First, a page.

Quoting from the Manchester Evening news in 2010: Lord Norman, 73, who was educated at Burnage Grammar School, has designed some of the world’s most iconic buildings. His portfolio includes London’s famous ‘Gherkin’, the new Wembley stadium, the Berlin Reichstag and New York’s Museum of Modern Art. Lord Foster, who moved to Levenshulme as a child, said he was indebted to his local library. “The pictures [of Levenshulme library]are to remind myself of the debt I owe to the library. If it hadn’t been for the library, I probably wouldn’t have gone to university. I discovered a whole world of literature and also a world of architecture, like the original books of Corbusier.”
The building fell into dis-use in early 2016, and remained empty for 2 years until LOLCIO was finally able to re-open it as a new arts and culture centre. We researched the original endowment and that has provided us with our inspiration. In our letter to the council requesting an asset transfer we said:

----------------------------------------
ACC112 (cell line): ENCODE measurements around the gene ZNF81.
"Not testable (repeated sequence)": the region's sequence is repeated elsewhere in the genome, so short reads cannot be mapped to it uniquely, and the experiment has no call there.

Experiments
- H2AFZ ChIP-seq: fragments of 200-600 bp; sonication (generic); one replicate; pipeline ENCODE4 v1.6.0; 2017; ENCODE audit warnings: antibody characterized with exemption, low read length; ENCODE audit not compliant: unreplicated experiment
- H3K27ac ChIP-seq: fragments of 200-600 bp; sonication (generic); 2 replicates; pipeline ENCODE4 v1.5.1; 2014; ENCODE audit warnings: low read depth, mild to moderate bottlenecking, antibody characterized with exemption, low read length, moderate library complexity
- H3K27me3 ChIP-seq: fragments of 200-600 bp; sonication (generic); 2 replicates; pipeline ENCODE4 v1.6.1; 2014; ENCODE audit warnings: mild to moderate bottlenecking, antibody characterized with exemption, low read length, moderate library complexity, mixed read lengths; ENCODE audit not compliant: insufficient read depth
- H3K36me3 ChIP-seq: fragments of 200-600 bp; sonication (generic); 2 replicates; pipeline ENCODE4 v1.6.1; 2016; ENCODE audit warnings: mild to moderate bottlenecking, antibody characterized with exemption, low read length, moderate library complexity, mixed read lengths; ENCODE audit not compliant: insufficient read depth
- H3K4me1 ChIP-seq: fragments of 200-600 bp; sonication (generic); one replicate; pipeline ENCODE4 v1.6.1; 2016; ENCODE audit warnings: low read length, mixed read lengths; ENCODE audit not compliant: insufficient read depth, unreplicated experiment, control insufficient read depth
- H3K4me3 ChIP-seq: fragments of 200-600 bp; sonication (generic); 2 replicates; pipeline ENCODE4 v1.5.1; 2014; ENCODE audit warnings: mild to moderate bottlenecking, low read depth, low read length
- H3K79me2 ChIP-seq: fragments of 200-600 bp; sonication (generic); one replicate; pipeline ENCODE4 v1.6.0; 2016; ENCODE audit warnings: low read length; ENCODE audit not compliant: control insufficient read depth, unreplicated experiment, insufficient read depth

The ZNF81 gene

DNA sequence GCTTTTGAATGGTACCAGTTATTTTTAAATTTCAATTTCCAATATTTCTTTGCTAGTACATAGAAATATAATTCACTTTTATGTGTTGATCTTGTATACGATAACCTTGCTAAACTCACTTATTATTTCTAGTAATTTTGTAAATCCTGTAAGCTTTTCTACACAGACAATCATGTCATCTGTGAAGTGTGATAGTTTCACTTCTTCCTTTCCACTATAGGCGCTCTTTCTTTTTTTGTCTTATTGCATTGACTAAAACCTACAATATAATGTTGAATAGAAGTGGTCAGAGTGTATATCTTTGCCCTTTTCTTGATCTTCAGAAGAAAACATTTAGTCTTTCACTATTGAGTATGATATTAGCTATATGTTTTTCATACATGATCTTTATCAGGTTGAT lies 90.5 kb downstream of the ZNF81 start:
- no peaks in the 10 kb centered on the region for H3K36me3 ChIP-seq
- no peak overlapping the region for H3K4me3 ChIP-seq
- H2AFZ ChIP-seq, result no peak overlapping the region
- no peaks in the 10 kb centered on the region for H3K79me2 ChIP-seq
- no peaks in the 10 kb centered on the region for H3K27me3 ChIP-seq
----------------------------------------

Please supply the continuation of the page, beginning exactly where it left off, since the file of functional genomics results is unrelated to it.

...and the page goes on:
“LOLCIO have consulted widely on our vision for a centre that can serve not only residents of Levenshulme but the whole of Manchester can be proud of. With a strong focus on community based arts, culture, wellbeing and in particular raising the aspirations and opportunities of young people. We feel our vision is wholeheartedly in keeping with the spirit of the original endowment of the building to Levenshulme by Andrew Carnegie.”
As said in a newspaper report in 1904, when the building was first gifted to Levenshulme Urban District Council:
“There is no more useful and generous means of distributing wealth than bearing the expense of providing and disseminating knowledge…One of the latest additions to his wonderful scheme of providing these ‘storehouses of knowledge’ is at Levenshulme.”
Below are photographs and papers relating to the Levenshulme Carnegie Library. First opened in December 1904.
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